Medical marijuana sales through independent pharmacies launched Wednesday in Georgia, the first U.S. state to approve that retail channel.
However, under Georgia’s 2019 MMJ law, operators and pharmacists are permitted to sell only low-THC oil with up to 5% THC.
Flower is prohibited in the Georgia market.
Botanical Sciences, one of two operators licensed to produce MMJ products in the state, said in a Wednesday news release that its products will be the first sold through mainstream pharmacies.
“It’s an honor to be a part of this historic moment in Georgia’s healthcare landscape, being the first to dispense medical cannabis at independent pharmacies in the country,” CEO Gary Long said in a statement.
“Our mission at Botanical Sciences is to provide patients with the long-anticipated hope and relief they deserve. We firmly believe in the trust and professionalism pharmacists provide to patients at this pivotal point in our state’s adoption of medical cannabis.”
According to the release, three pharmacies began selling Botanical Sciences’ products Wednesday:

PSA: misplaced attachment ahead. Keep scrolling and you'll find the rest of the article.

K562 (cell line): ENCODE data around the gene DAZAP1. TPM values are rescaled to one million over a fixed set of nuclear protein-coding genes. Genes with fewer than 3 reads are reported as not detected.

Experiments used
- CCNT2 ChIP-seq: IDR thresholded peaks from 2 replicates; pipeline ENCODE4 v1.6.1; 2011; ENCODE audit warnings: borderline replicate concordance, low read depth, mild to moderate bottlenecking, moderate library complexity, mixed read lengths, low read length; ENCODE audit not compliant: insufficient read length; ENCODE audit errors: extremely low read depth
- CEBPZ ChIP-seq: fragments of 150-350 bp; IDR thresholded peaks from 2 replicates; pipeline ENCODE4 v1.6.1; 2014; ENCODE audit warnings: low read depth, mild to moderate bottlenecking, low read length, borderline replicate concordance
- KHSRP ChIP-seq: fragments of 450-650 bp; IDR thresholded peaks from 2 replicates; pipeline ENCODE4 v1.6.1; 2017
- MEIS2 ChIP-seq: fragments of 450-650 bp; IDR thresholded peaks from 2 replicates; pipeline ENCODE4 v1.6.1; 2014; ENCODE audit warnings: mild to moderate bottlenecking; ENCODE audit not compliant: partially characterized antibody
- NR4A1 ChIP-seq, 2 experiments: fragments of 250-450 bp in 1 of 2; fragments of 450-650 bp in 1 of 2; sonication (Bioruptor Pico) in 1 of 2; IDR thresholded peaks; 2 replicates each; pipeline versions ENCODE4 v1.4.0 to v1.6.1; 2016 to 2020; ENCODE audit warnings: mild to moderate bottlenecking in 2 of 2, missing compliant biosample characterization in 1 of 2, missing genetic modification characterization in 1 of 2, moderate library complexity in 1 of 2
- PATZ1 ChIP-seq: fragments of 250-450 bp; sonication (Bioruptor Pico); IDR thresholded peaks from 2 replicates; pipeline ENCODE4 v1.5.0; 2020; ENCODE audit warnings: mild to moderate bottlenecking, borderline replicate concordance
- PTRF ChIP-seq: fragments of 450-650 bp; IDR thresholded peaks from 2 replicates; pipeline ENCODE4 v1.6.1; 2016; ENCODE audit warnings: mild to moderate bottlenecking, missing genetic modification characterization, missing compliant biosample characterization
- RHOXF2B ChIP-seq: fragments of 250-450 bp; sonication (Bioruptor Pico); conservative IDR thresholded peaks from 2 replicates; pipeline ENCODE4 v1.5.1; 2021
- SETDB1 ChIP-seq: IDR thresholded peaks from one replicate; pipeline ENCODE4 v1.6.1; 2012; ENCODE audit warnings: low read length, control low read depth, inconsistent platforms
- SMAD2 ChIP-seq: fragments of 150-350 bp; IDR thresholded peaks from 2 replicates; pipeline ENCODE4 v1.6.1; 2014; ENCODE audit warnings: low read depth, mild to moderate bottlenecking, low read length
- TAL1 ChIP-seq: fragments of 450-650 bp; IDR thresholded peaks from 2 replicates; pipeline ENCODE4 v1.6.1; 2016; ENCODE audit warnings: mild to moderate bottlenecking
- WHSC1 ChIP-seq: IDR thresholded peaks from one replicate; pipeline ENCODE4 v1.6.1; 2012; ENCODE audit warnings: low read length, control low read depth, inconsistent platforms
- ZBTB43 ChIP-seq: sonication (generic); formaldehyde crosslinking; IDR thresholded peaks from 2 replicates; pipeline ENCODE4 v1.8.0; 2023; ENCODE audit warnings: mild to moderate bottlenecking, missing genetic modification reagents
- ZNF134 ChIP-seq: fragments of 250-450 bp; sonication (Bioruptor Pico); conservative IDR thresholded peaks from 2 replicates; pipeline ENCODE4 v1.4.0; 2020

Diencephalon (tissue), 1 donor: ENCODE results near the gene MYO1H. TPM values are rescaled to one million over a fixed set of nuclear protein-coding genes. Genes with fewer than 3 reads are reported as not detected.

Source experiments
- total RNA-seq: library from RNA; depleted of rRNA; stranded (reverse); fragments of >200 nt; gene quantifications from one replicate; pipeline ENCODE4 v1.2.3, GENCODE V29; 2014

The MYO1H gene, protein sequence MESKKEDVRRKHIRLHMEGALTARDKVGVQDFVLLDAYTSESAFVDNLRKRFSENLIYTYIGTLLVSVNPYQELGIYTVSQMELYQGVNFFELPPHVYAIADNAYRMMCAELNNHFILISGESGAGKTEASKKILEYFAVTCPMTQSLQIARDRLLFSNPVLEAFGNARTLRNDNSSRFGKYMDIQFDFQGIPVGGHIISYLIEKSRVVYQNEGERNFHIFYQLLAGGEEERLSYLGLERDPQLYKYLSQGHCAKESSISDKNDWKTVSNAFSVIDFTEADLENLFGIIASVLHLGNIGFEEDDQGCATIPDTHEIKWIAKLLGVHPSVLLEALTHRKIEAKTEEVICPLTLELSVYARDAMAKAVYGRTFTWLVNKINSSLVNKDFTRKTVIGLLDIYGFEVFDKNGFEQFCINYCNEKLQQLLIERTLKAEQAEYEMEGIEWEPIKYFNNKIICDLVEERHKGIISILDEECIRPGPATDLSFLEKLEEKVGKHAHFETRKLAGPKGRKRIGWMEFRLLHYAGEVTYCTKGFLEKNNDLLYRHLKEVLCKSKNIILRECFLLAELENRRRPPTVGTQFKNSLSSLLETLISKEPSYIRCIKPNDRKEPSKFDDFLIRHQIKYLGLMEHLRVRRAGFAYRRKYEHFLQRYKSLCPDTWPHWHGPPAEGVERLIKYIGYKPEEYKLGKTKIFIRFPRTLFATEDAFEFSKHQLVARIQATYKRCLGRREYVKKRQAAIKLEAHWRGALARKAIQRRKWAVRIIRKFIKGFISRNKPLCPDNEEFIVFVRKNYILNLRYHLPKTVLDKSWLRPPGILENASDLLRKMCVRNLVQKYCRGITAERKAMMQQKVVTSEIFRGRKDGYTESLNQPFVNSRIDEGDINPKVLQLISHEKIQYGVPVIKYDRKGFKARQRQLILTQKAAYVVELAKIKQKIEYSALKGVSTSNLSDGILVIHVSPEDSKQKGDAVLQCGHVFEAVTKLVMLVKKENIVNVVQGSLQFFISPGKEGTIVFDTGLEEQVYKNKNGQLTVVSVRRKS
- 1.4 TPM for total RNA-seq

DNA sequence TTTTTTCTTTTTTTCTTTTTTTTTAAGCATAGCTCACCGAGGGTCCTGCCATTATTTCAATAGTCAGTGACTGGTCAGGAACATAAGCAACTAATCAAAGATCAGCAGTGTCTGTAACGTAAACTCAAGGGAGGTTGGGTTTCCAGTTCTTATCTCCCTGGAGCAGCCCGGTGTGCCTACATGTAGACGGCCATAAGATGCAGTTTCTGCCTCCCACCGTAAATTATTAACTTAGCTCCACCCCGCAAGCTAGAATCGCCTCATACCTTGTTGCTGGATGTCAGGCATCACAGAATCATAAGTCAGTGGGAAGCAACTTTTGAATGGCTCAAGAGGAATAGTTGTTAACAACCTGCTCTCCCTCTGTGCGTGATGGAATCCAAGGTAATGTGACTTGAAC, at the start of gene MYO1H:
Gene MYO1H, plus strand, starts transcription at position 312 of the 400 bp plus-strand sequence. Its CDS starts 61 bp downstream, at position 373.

- Omega Pharmacy in Omega.
- Robins Pharmacy in Warner Robins.
- Tifton Drug Company in Tifton.
Botanical Sciences, based in Pooler, Georgia, earlier this month announced a partnership with 130 independent pharmacies throughout the state.
Meanwhile, Florida-headquartered Trulieve Cannabis Corp., the other company licensed in Georgia to manufacture low-THC oil, will also start selling its products at pharmacies in the state, the company announced Tuesday.
Trulieve is partnering with Riverside Pharmacy in Gainesville, one of the first independent pharmacies in the state to apply for a special license to dispense low-THC medical cannabis products.
Inspectors with the Georgia Drugs and Narcotics Agency on Tuesday planned to evaluate Riverside’s inventory management operations, security protocols and other processes, according to Trulieve.
The company did not immediately respond to an MJBizDaily inquiry on when Riverside is expected to begin dispensing MMJ products to patients.
MMJ access in Georgia will remain limited to patients who suffer from a short list of serious medical conditions, and they will still need physician approval.
The pharmacy channel likely will help expand product access in Georgia, considering only seven MMJ dispensaries are open in the state.